The Belarusian president recently grounded a plane flying between Greece and Lithuania using military force because it contained an opposition journalist who was broadcasting on YouTube.
As is known, many anti-government protests have been taking place in Belarus for some time. The government’s stance against the protests is also extremely harsh. The pressures on the people of Alexander Lukashenko, who has been president since the dissolution of the Soviet Union, are increasing day by day.
Lukashenko, dubbed Europe’s last dictator, recently forced a passenger plane from Greece to Lithuania to be brought down with the help of a military plane just to catch a young journalist broadcasting dissent. Police arrested Roman Protasevich, 26, who was on a plane, mostly working via Telegram and YouTube and running the Nexta news channel.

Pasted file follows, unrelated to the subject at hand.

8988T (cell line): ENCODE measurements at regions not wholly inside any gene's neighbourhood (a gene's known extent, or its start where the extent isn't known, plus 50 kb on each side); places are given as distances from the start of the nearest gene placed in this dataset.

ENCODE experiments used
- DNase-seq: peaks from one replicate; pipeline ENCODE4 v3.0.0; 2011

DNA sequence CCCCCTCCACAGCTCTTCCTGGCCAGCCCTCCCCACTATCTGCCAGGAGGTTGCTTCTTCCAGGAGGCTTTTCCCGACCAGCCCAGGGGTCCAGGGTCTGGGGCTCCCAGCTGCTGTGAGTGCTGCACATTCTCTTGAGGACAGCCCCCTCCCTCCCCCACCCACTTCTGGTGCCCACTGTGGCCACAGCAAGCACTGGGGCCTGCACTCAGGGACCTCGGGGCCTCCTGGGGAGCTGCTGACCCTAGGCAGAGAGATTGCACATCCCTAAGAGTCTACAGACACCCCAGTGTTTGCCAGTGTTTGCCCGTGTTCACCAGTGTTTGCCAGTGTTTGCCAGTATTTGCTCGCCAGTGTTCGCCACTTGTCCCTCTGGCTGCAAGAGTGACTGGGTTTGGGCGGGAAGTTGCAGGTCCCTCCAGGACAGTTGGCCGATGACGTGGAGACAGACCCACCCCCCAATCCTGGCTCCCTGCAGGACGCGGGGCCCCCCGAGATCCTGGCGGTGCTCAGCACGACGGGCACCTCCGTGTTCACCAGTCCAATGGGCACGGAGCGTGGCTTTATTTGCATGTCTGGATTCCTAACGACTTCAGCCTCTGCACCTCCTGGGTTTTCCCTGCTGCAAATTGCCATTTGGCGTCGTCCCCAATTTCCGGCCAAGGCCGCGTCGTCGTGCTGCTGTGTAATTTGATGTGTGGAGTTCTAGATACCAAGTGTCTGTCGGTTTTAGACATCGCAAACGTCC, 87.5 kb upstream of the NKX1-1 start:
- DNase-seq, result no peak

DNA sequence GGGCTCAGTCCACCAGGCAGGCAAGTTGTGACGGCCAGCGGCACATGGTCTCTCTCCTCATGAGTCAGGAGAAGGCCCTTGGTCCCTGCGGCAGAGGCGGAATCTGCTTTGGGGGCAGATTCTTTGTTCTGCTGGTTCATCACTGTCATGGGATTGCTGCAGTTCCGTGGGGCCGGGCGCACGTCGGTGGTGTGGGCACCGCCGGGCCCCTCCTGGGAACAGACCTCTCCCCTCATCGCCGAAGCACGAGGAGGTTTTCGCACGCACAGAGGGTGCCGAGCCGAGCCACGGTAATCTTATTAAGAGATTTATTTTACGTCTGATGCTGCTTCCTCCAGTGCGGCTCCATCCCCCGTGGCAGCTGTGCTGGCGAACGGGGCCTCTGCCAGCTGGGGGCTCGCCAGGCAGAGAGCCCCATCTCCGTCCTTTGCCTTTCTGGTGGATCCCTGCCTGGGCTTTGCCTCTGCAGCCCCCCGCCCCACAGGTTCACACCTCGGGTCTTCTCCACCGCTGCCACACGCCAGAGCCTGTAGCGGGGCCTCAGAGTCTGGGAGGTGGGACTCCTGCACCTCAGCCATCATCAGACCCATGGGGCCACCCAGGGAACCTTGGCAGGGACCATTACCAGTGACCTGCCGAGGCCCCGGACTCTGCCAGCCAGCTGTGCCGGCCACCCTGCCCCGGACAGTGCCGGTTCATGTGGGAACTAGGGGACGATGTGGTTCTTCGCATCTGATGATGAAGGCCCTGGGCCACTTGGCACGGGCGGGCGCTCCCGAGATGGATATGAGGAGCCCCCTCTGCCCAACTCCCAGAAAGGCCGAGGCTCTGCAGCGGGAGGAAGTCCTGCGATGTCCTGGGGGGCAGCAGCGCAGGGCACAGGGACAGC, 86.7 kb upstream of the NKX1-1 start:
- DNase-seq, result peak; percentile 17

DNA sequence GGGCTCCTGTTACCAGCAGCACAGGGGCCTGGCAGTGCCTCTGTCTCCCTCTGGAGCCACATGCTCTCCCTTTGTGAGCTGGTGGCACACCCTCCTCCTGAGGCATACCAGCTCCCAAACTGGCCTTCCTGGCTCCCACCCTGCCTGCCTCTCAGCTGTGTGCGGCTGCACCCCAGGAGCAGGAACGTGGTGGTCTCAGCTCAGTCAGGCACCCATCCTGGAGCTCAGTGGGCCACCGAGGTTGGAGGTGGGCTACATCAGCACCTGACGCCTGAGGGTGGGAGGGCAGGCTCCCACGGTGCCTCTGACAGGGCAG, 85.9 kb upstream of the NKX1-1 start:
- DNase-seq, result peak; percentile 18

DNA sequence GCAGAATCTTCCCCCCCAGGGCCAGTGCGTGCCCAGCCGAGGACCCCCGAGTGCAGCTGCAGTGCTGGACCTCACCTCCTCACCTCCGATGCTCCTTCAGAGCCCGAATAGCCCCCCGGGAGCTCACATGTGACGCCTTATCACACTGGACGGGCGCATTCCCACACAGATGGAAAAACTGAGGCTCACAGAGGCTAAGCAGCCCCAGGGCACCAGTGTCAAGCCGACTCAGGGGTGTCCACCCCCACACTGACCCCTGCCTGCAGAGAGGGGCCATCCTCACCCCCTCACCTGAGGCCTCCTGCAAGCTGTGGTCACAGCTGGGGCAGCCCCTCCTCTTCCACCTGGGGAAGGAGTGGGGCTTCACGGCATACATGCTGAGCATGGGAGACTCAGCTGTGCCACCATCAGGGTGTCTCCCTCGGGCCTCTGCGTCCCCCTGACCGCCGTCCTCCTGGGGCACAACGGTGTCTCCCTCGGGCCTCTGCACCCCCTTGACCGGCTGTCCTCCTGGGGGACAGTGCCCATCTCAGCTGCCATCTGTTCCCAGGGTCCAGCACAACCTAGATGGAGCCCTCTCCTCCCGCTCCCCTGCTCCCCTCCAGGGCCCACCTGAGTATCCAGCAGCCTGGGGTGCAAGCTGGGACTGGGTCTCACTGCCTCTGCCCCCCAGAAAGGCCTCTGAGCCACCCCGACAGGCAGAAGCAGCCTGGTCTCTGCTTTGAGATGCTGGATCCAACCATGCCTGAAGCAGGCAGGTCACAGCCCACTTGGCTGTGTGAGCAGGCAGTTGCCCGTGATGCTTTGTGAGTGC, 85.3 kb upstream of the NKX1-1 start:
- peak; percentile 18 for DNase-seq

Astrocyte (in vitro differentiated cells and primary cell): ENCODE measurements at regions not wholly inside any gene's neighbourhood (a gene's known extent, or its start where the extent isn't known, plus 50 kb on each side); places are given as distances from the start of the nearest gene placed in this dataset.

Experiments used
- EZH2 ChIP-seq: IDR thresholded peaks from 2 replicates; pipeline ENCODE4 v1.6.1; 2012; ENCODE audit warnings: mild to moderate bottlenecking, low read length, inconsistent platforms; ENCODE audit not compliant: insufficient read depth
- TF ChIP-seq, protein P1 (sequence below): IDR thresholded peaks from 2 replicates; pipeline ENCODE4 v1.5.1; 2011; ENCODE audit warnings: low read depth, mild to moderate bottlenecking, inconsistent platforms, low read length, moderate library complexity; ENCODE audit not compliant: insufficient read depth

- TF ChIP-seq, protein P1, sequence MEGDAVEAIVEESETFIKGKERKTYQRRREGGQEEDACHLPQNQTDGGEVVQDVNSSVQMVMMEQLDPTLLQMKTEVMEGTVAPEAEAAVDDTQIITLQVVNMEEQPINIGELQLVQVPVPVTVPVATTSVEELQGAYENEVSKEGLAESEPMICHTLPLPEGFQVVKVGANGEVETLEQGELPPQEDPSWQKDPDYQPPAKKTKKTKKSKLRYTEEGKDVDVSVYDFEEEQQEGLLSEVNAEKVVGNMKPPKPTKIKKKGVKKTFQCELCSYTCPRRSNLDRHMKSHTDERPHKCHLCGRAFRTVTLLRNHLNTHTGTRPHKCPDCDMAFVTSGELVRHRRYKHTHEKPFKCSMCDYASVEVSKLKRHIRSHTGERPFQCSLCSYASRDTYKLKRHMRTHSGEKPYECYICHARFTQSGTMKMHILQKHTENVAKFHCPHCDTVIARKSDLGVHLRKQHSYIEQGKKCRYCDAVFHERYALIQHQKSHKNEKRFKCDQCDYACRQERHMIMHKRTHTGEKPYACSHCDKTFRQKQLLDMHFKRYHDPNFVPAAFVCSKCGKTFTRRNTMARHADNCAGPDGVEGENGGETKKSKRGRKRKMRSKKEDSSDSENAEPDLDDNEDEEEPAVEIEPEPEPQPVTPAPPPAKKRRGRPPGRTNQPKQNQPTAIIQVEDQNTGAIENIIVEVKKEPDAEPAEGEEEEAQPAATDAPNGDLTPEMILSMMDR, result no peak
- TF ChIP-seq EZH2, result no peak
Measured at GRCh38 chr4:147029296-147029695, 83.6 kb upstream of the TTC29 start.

As it can be extracted from this event, there is no doubt that online platforms are channels where the authorities still do not fully control them. Television channels, for example, are first responsible, while the relative independence of social networks can be used by young people in particular to spread anti-authority messages.
Telegram, the encrypted messaging app, for example, has more than 1.2 million subscribers in Belarus, which has 9 million. This is, of course, due to pressure on other platforms. YouTube, on the other hand, allows people to broadcast directly beyond messaging. Professor William Partlett, who studies post-Soviet societies at Melbourne Law School, noted in a recent speech that these young people have known how to use the internet against regimes over the past few years. Because the mainstream is so controlling, the audacity and creativity on social platforms are at an extremely high level, according to Partlett. But how to profit in the long run is of course a mystery. And the authorities must be looking for ways to intervene to control these media.